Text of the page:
Fields, W. (July, 2016). Why Should You, a Nurse Informaticist, Publish? Online Journal of Nursing Informatics (OJNI), 20(2). Available at http://www.himss.org/ojni
Why do nurses publish? Why should nurses publish? Should nurses publish?
These are some of the questions I recently asked at a House Wide Nursing Practice Council meeting at Sharp Grossmont Hospital in San Diego County, California. The hospital is an acute care facility with over 500 beds. The nurses run the gamut of educational backgrounds from associate to doctoral degrees, and I’m guessing they are pretty reflective of those of you reading this editorial. As a Magnet designated facility, the nurses are committed to evidence based practice and research, which includes dissemination of results. Most of the nurses are hesitant to submit a manuscript for publication (sound familiar?), so my presentation was meant to motivate them to write. I thought their answers would resonate with you, and hopefully motivate you to share your expertise through publications.
Why do nurse publish? Why should nurses publish?
To share information, give insight to others, add to the body of nursing knowledge, help improve practice elsewhere (patient satisfaction, patient outcomes), professional development, and recognition.
The group laughed at my third question – of course nurses SHOULD publish. But then the laugh became a bit nervous when I asked about them publishing. They believe in the need for nurses to publish, but just aren’t quite sure how to go about getting started…
Publication opportunities abound. We have traditional peer review journals, in addition to blogs, newsletters, and other more informal avenues. A Robert Wood Johnson Foundation and Gallup poll (2010) reported that nursing’s influence is not commensurate with our numbers or education. We can expand our influence by making our voice heard, and one avenue for others to hear us is through publications.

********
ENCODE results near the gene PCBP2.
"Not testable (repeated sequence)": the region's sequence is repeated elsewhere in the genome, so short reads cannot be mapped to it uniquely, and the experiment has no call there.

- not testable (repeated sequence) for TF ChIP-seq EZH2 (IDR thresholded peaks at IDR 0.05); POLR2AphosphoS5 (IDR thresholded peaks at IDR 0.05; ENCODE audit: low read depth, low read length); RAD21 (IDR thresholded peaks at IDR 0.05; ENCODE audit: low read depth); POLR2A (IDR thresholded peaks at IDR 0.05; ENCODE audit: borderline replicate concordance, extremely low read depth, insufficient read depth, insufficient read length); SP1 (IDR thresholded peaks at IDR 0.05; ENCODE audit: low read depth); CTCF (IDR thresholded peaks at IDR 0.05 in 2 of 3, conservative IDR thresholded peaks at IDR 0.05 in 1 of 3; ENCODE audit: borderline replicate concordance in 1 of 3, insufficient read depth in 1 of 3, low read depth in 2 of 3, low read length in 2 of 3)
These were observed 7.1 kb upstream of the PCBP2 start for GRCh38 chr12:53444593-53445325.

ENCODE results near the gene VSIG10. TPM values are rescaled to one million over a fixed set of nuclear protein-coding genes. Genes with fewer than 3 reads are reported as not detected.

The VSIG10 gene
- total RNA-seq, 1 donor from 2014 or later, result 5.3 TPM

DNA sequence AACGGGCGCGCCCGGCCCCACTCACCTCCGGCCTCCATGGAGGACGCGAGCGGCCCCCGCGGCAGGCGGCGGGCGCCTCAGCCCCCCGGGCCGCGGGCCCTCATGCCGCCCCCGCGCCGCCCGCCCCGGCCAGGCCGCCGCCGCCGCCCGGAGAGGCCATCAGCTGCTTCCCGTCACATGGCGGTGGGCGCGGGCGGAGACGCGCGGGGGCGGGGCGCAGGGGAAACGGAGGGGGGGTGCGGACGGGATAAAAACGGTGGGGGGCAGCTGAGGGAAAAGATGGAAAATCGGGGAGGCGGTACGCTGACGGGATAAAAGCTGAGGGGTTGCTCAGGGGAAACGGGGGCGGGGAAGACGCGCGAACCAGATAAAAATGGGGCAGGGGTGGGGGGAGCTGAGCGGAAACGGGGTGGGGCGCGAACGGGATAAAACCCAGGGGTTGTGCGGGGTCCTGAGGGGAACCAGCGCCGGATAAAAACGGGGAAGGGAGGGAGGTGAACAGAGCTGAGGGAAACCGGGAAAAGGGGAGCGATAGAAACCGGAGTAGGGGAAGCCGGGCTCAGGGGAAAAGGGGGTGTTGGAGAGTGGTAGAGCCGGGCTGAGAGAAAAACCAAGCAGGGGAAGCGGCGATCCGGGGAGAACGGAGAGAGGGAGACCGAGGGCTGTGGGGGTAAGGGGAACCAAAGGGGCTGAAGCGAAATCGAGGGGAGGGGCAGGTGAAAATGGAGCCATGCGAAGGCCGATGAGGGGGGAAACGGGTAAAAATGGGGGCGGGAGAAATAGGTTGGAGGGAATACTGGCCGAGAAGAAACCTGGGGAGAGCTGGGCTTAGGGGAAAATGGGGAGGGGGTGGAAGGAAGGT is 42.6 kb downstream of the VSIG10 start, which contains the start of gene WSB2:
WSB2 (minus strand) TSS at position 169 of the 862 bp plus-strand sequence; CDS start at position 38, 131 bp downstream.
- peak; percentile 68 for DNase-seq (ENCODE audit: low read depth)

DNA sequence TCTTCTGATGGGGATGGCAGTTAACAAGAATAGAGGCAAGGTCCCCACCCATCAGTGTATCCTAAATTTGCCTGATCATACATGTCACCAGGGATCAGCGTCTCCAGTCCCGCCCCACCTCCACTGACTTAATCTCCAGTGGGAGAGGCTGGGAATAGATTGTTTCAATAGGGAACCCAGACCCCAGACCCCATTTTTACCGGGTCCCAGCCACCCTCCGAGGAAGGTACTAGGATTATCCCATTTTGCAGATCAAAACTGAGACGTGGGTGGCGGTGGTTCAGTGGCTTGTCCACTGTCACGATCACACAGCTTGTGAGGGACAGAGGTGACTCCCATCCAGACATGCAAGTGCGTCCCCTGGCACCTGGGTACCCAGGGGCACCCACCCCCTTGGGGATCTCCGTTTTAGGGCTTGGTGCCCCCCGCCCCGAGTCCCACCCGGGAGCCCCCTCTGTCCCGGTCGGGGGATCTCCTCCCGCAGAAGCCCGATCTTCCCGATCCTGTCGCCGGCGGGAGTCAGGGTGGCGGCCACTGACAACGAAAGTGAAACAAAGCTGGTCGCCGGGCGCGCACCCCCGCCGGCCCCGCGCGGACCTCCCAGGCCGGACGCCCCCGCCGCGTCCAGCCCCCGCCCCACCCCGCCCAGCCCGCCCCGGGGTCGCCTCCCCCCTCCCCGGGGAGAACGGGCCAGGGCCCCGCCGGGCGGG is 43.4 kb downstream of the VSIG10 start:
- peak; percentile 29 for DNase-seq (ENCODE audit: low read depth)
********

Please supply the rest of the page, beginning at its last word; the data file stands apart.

How do you get started? First, you need something to say! What you have to say generally is about an evidence-based practice, performance improvement, or research project you conducted. Once you have completed your project, then prepare a manuscript and submit it to a journal. Sounds easy, right? Almost…
Preparing a manuscript, and then going through the entire publication process can be quite overwhelming and intimidating. There are many rules to follow, and they vary by journal. Fear not. Help is available. Seek people in your organization who have successfully published, and ask them to join you in your project. Definitely become familiar with the publication’s author guidelines. Judith Effken (2015) shared some of her experiences as a journal reviewer. Take heed – reviewers are the journal’s gatekeeper.
Strunk and White (2009) is a wonderful publication to help you write in a clear, succinct, way. Good writing takes practice, meaning you will probably revise, revise, and revise again. It’s hard to write. Just like it was hard to learn to be a nurse. And just like becoming a nurse, you can do it! As nurse informaticists, you are always doing projects. I bet you’ve learned a thing or two in process, too. What better way to share your knowledge and lessons learned than through a publication? The greater world wants to learn from you!
I encourage you to find an experienced writer to help you through the journey of writing for publication. When you see your work published, you’ll be glad you did it. Here are two other reasons nurses publish: It’s really cool to see your name in print… and it’s even cooler to see your name referenced on someone else’s article.
Gallup. (2010). Nursing leadership from bedside to boardroom: Opinion leaders’ perceptions. Retrieved from http://www.rwjf.org/content/dam/web-assets/2010/01/nursing-leadership-from-bedside-to-boardroom
Effken, J. (2015). These are a few of this reviewer’s (least) favorite things (with apologies to Lerner and Lowe). Online Journal of Nursing Informatics, 19. Retrieved from http://www.himss.org/ResourceLibrary/GenResourceDetail.aspx?ItemNumber=45563
Strunk, W., & White, E. (2009). The elements of style: Everything you need to know to write. Houston, TX:WLC Books.